Contours (1980) for solo clarinet by Harry Bulow, performed by the composer on the Society of Composers CD “Evocations” (Capstone Records CPS-8631); reviewed by Mark Hijleh.
The composer writes: “Contours consists of three major sections each based upon the opening six-tone motive. The various sections are characterized by registral and textural designs which are unique to the clarinet. The middle section has a timbral focus featuring a contrast between soft motivic units and flutter-tongue, non-pitch oriented passages while the outer sections contrast the melodic and rhythmic capabilities of the instrument.” This rather technical (though certainly accurate) description does not tell the whole story, however. Contours , like much of the more complex variety of new music, evokes a very mystical reaction from this listener, a reaction based both on the audible interactions within the music itself and on certain spiritual implications of the work’s character. Put more simply, this is positive music. Despite the dissonance level of the pitched sections and the “noise-like” qualities of the contemporary techniques employed, Bulow’s virtuosic and sensitive performance of his own work produces not a dreary, pessimistic statement, but rather a hopeful, perhaps even childlike exhuberance. This activity is punctuated by brief and somewhat tentative breaths of thoughtfulness which speak with the calm profundity of the voice of God. Although it is probably dangerous to interpret non-Biblical works in the light of scriptual passages, nevertheless in Contours one is reminded of 1 Kings 19:11-13: not in the earthquake, wind, or fire did God speak to Elijah, but in a still small voice. And, as the reader might expect, this reviewer believes that music by Christian believers is somehow invested with His Spirit in ways that works by those who do not know Him can never be.
Pray for the CPAF MasterWorks Festival!
CFAMC member Patrick Kavanaugh, who serves as the Executive Director of the Christian Performing Artists Fellowship (CPAF), requests prayer for the first annual MasterWorks Festival. For more information about this exciting new summer program for Christian classical musicians, call 1-888-836-CPAF(2723), or visit the CPAF web page at http://www.dcez.com/~cpaf/cpaf.htm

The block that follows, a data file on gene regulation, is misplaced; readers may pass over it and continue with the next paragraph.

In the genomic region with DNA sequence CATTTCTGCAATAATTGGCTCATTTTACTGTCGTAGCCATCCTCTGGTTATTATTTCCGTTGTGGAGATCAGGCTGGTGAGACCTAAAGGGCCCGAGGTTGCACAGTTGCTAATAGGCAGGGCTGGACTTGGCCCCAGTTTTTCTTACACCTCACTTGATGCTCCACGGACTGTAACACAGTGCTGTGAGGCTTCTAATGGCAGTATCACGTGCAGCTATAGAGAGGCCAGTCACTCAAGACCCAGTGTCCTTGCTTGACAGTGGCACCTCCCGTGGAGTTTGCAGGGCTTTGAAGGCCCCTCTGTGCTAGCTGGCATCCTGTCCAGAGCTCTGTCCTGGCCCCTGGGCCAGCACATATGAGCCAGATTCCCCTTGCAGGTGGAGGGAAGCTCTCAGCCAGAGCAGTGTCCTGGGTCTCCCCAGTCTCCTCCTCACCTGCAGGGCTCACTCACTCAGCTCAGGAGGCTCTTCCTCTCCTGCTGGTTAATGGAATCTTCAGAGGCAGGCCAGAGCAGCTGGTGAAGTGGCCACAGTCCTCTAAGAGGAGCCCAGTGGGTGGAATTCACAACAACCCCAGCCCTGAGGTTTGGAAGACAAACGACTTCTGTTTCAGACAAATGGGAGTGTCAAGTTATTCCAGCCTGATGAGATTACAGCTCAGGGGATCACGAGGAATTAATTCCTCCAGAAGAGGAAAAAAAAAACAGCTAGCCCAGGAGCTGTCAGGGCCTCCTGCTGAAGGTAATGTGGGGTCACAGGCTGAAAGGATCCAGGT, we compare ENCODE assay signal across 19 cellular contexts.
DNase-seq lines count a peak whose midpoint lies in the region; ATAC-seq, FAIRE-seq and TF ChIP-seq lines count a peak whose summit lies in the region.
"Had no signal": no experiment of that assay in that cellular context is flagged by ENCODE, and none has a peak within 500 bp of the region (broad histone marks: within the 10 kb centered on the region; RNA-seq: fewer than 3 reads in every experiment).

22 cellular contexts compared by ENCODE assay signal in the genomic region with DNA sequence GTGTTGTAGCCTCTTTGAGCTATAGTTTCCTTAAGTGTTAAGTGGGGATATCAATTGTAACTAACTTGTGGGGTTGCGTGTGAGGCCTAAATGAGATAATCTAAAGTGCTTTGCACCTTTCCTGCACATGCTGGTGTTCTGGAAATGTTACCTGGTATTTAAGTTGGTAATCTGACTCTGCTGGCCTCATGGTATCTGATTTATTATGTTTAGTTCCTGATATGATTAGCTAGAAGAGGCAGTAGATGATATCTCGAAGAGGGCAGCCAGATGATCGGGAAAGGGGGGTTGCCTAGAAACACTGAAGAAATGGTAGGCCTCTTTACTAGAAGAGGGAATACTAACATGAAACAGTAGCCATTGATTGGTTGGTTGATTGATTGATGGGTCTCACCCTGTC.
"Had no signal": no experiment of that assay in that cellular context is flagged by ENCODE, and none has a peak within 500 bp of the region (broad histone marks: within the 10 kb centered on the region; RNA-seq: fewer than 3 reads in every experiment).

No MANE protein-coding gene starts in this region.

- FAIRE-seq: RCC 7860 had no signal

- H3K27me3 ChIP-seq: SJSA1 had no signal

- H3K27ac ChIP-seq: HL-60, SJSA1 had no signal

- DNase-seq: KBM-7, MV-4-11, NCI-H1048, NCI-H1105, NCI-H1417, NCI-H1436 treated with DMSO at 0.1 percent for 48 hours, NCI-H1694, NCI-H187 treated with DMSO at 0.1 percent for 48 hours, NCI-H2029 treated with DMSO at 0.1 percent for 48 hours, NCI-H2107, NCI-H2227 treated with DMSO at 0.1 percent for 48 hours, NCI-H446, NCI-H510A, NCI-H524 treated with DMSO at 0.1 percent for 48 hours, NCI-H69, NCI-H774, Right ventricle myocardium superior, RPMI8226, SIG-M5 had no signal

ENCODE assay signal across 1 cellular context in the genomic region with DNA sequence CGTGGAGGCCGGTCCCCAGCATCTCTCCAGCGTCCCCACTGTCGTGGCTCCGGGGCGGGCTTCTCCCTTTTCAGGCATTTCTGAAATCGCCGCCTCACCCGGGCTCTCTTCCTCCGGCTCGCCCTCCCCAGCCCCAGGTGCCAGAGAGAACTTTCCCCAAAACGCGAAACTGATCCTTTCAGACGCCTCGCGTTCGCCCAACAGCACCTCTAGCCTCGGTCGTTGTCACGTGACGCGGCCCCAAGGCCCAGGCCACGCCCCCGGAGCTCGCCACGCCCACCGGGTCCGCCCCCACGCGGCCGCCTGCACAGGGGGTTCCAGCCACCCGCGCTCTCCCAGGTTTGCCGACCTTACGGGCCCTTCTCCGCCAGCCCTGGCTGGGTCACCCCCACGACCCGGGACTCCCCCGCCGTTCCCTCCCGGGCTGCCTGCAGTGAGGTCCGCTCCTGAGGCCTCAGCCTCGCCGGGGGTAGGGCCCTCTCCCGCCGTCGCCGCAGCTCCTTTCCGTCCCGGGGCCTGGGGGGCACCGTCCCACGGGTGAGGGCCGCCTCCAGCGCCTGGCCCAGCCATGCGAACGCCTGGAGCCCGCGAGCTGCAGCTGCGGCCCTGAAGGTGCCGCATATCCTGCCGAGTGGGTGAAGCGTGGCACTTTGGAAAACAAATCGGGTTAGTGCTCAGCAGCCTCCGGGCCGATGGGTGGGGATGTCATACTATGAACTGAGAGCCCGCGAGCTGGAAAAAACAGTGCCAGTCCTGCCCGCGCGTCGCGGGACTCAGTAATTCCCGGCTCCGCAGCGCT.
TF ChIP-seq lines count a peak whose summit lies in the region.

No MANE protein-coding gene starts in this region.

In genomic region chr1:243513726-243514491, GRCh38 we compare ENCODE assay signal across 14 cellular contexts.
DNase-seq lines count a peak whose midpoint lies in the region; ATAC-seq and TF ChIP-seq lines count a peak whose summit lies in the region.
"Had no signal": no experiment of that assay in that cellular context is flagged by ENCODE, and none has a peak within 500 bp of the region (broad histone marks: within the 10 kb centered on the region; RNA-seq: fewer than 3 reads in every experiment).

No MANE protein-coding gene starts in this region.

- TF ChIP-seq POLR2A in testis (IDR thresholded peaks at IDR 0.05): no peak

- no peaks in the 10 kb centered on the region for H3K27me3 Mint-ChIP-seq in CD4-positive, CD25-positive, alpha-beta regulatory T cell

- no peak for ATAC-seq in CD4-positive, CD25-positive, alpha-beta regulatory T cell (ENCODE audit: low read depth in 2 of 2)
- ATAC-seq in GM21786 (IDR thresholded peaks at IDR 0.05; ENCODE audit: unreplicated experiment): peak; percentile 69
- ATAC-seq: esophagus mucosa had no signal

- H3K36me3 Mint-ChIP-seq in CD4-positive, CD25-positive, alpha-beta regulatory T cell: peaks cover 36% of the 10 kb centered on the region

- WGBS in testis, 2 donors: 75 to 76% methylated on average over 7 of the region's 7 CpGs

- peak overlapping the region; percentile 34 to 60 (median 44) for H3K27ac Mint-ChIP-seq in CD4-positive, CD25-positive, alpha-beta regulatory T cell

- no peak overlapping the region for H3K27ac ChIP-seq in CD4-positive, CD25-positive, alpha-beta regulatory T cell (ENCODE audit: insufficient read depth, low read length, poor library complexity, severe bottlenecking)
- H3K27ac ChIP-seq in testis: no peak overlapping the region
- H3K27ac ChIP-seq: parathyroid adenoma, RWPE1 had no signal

From the Editor:
As I write this, my college campus is hosting a wonderful Christian life emphasis week, which happens at the beginning of each new semester. This time the guest minister/speaker is challenging us from the book of Daniel. It seems that Daniel was able, by God’s grace, to stand uncompromised as one of God’s chosen people for some 70 years in the midst of King Nebuchadnezzer’s carefully crafted attempts to assimilate him into pagan Babylonian culture. Note in Psalm 137 that not all the exiled Israelites were successful in resisting the pull of their captor’s culture: they found it difficult to sing the songs of the Lord in a foreign land (v.1-4). But Daniel, Hananiah, Mishael, and Azariah sang those songs without apology. This week, the pastor asks us repeatedly: Have our minds been molded to the patterns of our own relentlessly secular culture? How are we different as children of the living God? Can we learn to trust the Lord and work to remain clearly identified as Christian to our fellow citizens? I would carry the question one step further: Are there spiritual implications for the evanglical Church’s wholesale abandonment of art music and absorption of the music of pop culture? Could it be that standing as a Christian art music composer (whom non-believing musicians think hopelessly old-fashioned and whom Christians think out of touch with “the common man’s gospel”) has the potential to make a statement loud enough to gain the attention of believers and non-believers alike amid all the din? I, for one, want to be a Daniel in my Babylonian culture. . .